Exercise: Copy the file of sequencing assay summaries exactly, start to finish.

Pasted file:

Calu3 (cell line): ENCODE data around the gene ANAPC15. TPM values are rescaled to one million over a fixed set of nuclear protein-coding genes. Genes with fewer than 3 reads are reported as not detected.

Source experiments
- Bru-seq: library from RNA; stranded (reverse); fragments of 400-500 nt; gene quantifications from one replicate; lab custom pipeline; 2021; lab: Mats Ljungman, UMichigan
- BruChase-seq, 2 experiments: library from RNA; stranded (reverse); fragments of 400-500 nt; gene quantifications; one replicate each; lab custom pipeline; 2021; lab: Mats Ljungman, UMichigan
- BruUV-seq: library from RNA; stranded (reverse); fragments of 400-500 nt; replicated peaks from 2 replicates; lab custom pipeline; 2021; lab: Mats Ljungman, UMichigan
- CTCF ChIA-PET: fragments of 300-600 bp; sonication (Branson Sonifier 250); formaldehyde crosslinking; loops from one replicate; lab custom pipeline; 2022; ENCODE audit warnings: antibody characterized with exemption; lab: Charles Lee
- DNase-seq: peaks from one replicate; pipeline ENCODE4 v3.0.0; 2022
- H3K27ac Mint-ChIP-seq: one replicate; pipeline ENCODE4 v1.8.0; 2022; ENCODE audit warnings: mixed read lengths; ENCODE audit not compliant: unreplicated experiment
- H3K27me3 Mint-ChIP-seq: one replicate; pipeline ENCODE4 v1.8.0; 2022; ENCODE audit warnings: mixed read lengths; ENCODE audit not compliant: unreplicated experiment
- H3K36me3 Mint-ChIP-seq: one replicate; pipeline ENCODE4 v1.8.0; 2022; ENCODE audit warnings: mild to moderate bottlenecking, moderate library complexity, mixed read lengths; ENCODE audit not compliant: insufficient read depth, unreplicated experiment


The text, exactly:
Calu3 (cell line): ENCODE data around the gene ANAPC15. TPM values are rescaled to one million over a fixed set of nuclear protein-coding genes. Genes with fewer than 3 reads are reported as not detected.

Source experiments
- Bru-seq: library from RNA; stranded (reverse); fragments of 400-500 nt; gene quantifications from one replicate; lab custom pipeline; 2021; lab: Mats Ljungman, UMichigan
- BruChase-seq, 2 experiments: library from RNA; stranded (reverse); fragments of 400-500 nt; gene quantifications; one replicate each; lab custom pipeline; 2021; lab: Mats Ljungman, UMichigan
- BruUV-seq: library from RNA; stranded (reverse); fragments of 400-500 nt; replicated peaks from 2 replicates; lab custom pipeline; 2021; lab: Mats Ljungman, UMichigan
- CTCF ChIA-PET: fragments of 300-600 bp; sonication (Branson Sonifier 250); formaldehyde crosslinking; loops from one replicate; lab custom pipeline; 2022; ENCODE audit warnings: antibody characterized with exemption; lab: Charles Lee
- DNase-seq: peaks from one replicate; pipeline ENCODE4 v3.0.0; 2022
- H3K27ac Mint-ChIP-seq: one replicate; pipeline ENCODE4 v1.8.0; 2022; ENCODE audit warnings: mixed read lengths; ENCODE audit not compliant: unreplicated experiment
- H3K27me3 Mint-ChIP-seq: one replicate; pipeline ENCODE4 v1.8.0; 2022; ENCODE audit warnings: mixed read lengths; ENCODE audit not compliant: unreplicated experiment
- H3K36me3 Mint-ChIP-seq: one replicate; pipeline ENCODE4 v1.8.0; 2022; ENCODE audit warnings: mild to moderate bottlenecking, moderate library complexity, mixed read lengths; ENCODE audit not compliant: insufficient read depth, unreplicated experiment